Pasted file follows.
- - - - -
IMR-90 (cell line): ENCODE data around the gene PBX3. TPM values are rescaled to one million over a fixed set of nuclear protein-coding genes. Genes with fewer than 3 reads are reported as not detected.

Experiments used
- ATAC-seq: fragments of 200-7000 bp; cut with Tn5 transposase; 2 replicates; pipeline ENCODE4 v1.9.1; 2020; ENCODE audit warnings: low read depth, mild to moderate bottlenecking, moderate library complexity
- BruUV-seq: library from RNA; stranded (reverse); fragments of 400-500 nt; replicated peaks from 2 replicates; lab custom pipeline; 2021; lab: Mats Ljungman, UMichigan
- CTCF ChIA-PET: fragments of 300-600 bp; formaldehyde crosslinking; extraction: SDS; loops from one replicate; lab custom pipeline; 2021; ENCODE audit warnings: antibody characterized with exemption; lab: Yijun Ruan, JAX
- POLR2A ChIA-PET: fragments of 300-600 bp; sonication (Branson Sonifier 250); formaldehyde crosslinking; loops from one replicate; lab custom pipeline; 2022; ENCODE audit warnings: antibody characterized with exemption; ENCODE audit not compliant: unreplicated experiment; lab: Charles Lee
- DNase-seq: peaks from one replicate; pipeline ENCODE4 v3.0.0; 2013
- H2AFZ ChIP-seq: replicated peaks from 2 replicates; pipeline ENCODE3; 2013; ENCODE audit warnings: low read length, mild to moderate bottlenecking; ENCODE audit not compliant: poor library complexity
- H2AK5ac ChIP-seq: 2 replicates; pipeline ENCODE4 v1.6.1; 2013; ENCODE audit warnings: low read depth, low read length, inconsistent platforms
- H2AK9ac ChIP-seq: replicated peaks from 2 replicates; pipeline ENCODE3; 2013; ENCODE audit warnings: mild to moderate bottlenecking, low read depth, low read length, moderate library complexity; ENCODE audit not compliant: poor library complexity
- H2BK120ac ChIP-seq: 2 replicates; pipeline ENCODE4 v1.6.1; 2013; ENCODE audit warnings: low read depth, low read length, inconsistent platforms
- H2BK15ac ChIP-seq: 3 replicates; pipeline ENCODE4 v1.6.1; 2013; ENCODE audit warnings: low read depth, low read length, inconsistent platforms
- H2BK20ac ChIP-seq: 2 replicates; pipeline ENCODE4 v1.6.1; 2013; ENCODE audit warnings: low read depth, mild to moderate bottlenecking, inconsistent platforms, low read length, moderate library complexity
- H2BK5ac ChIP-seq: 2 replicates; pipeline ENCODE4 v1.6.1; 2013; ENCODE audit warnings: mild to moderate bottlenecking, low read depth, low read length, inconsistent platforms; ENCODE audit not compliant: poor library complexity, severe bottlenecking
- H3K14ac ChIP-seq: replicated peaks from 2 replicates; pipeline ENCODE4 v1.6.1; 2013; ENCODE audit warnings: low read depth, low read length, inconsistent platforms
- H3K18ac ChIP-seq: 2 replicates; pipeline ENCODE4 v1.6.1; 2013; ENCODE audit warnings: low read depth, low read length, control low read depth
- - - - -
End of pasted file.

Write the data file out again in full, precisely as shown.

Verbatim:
IMR-90 (cell line): ENCODE data around the gene PBX3. TPM values are rescaled to one million over a fixed set of nuclear protein-coding genes. Genes with fewer than 3 reads are reported as not detected.

Experiments used
- ATAC-seq: fragments of 200-7000 bp; cut with Tn5 transposase; 2 replicates; pipeline ENCODE4 v1.9.1; 2020; ENCODE audit warnings: low read depth, mild to moderate bottlenecking, moderate library complexity
- BruUV-seq: library from RNA; stranded (reverse); fragments of 400-500 nt; replicated peaks from 2 replicates; lab custom pipeline; 2021; lab: Mats Ljungman, UMichigan
- CTCF ChIA-PET: fragments of 300-600 bp; formaldehyde crosslinking; extraction: SDS; loops from one replicate; lab custom pipeline; 2021; ENCODE audit warnings: antibody characterized with exemption; lab: Yijun Ruan, JAX
- POLR2A ChIA-PET: fragments of 300-600 bp; sonication (Branson Sonifier 250); formaldehyde crosslinking; loops from one replicate; lab custom pipeline; 2022; ENCODE audit warnings: antibody characterized with exemption; ENCODE audit not compliant: unreplicated experiment; lab: Charles Lee
- DNase-seq: peaks from one replicate; pipeline ENCODE4 v3.0.0; 2013
- H2AFZ ChIP-seq: replicated peaks from 2 replicates; pipeline ENCODE3; 2013; ENCODE audit warnings: low read length, mild to moderate bottlenecking; ENCODE audit not compliant: poor library complexity
- H2AK5ac ChIP-seq: 2 replicates; pipeline ENCODE4 v1.6.1; 2013; ENCODE audit warnings: low read depth, low read length, inconsistent platforms
- H2AK9ac ChIP-seq: replicated peaks from 2 replicates; pipeline ENCODE3; 2013; ENCODE audit warnings: mild to moderate bottlenecking, low read depth, low read length, moderate library complexity; ENCODE audit not compliant: poor library complexity
- H2BK120ac ChIP-seq: 2 replicates; pipeline ENCODE4 v1.6.1; 2013; ENCODE audit warnings: low read depth, low read length, inconsistent platforms
- H2BK15ac ChIP-seq: 3 replicates; pipeline ENCODE4 v1.6.1; 2013; ENCODE audit warnings: low read depth, low read length, inconsistent platforms
- H2BK20ac ChIP-seq: 2 replicates; pipeline ENCODE4 v1.6.1; 2013; ENCODE audit warnings: low read depth, mild to moderate bottlenecking, inconsistent platforms, low read length, moderate library complexity
- H2BK5ac ChIP-seq: 2 replicates; pipeline ENCODE4 v1.6.1; 2013; ENCODE audit warnings: mild to moderate bottlenecking, low read depth, low read length, inconsistent platforms; ENCODE audit not compliant: poor library complexity, severe bottlenecking
- H3K14ac ChIP-seq: replicated peaks from 2 replicates; pipeline ENCODE4 v1.6.1; 2013; ENCODE audit warnings: low read depth, low read length, inconsistent platforms
- H3K18ac ChIP-seq: 2 replicates; pipeline ENCODE4 v1.6.1; 2013; ENCODE audit warnings: low read depth, low read length, control low read depth